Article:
The Twitter test

May 13, 2009 · by David Campbell · multimedia

There’s a buzz about Twitter and I’ve decided to try it out (@davidc7) to see what’s behind this excitement.

Twitter styles itself as a social networking tool that circulates to your followers answers to the question “What are you doing?” I’m not much interested in either sending or receiving that sort of stuff, but if you edit that question to ask “What are you thinking?” or reading, or bothered about, or excited by…then you have a potentially interesting resource.

This, of course, is what Jay Rosen (@jayrosen_nyu), a journalism professor at New York University, has done, calling the approach “mindcasting.” For Rosen, the Twitter feeds that he follows hooks him up with a network of web tipsters, such that his own Twitter feed becomes an editorial product about the topics that concern him most. In a week of following Rosen and others on Twitter I can see his point. Indeed, the links in this post have come through the tweets I’ve been getting.

Interestingly, because “Twitter-ers” are also extensive blog users and social media consumers, the short, snappy format of Twitter potentially changes the nature of the blog a feed is associated with. For the likes of Rosen and Chris Geidner, using Twitter as an information resource leads to “slow blogging” – more occasional but deeper and more analytical posts.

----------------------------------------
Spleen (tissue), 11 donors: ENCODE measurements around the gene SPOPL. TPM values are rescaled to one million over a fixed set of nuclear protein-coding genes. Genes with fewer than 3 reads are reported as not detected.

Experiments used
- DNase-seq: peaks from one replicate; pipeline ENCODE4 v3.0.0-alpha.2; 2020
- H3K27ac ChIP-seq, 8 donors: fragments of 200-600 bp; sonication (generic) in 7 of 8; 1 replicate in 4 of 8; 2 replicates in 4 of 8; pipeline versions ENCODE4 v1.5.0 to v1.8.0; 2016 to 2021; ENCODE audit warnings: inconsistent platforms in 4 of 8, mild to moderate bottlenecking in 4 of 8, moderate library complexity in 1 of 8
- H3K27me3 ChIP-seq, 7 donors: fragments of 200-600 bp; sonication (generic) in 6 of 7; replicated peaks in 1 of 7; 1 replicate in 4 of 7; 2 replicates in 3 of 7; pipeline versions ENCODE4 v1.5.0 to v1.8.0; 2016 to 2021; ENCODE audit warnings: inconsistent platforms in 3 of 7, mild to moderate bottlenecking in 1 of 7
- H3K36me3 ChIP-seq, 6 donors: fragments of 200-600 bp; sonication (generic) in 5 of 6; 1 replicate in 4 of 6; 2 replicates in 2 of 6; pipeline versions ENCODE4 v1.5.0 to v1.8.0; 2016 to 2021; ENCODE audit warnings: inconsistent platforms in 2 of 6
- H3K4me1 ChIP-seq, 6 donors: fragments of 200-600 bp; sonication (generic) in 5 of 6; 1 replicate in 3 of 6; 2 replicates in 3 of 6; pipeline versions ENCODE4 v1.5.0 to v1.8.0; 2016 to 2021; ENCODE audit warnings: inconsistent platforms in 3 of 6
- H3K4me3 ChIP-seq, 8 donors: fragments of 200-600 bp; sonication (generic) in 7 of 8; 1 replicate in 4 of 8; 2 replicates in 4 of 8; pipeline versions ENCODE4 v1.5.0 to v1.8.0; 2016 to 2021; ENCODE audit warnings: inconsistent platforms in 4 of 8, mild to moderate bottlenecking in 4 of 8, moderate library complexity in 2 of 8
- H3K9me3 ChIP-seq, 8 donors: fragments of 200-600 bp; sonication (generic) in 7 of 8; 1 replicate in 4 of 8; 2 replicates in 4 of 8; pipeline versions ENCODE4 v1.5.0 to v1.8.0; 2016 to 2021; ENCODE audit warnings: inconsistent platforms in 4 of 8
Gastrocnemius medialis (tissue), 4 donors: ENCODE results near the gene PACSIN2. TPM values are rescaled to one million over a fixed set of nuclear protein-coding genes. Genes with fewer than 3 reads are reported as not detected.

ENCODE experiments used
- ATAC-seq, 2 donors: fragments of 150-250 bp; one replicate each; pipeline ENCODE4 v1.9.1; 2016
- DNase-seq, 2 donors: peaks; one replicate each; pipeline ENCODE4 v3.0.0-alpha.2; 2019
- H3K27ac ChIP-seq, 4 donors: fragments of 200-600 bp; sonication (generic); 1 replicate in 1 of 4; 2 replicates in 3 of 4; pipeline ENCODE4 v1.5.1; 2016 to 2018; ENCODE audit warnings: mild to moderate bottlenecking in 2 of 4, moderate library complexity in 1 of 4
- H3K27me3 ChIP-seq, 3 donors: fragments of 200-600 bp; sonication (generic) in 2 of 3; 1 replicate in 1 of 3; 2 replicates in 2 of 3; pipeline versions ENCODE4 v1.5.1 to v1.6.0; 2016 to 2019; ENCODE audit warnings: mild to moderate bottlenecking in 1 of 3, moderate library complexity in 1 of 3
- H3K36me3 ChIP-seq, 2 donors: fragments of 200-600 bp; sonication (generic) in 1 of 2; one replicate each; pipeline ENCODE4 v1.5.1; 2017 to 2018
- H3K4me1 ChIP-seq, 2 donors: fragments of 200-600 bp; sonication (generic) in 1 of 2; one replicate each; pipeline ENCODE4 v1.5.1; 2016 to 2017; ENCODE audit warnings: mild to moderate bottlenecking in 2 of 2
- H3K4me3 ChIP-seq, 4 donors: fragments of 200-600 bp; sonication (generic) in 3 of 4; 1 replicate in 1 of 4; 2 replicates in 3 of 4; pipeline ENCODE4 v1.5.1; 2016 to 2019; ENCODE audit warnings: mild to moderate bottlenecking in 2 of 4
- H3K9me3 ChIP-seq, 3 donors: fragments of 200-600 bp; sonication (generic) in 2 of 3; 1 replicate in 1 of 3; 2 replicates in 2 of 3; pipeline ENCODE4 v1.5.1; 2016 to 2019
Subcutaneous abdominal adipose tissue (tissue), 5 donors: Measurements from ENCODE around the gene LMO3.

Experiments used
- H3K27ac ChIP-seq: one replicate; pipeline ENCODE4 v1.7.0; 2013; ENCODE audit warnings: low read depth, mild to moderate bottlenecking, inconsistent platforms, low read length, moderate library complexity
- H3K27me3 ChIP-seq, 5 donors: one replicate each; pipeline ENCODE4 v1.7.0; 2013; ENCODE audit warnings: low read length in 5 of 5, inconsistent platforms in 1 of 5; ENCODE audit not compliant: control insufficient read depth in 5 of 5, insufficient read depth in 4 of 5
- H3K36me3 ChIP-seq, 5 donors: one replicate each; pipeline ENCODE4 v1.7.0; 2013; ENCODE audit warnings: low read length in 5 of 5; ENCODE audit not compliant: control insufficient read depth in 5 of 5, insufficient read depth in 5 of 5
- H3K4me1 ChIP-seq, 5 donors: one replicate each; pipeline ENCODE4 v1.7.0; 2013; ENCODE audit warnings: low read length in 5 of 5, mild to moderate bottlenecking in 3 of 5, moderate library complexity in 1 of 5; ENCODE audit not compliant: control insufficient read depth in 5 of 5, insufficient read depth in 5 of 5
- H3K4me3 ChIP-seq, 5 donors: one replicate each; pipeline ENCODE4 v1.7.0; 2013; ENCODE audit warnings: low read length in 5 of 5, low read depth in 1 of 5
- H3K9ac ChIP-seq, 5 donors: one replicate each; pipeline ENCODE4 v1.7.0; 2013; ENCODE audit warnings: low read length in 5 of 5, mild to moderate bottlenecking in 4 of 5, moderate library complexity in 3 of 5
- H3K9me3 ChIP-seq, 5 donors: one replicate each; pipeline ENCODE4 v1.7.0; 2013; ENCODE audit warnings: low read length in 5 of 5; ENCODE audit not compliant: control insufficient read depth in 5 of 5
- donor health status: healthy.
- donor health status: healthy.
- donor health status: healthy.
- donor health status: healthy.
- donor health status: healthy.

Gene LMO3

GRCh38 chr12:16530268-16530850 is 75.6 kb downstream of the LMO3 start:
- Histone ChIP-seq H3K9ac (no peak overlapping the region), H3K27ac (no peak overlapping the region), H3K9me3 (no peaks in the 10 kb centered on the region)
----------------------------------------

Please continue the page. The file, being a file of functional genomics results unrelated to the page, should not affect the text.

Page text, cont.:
This strikes me as crucial, because as we get more and more embedded in the velocity of Web 2.0’s hypermedia, we still need – and perhaps need more than ever – the time and space to think about the big issues and major trends. And beyond the considered post, there is a need for even slower forms of communication like the research report, the documentary story and even (god forbid!) the academic monograph. These “old media” (a problematic concept, but more on that later) are essential because “new media” (an equally problematic concept) depend upon them for the material they re-mediate and circulate.

We’ll see how this goes. Along with trying to keep up with RSS feeds, a stream of tweets may produce information overload. Many people try Twitter and its growth has been impressive, but apparently 60% of people who sign up for Twitter don’t last a month. Maybe that’s because simply knowing what others are doing is in the end not very illuminating. Knowing what others are reading and thinking might be where it is at.

1 Response to “The Twitter test”

  1. I think the blogging community will be better for deeper and more thoughtful/edited posts. If twitter picks up the slack and sates the need for folk to throw their recommendations out there then I’d argue that’s enough for the twitter platform ….

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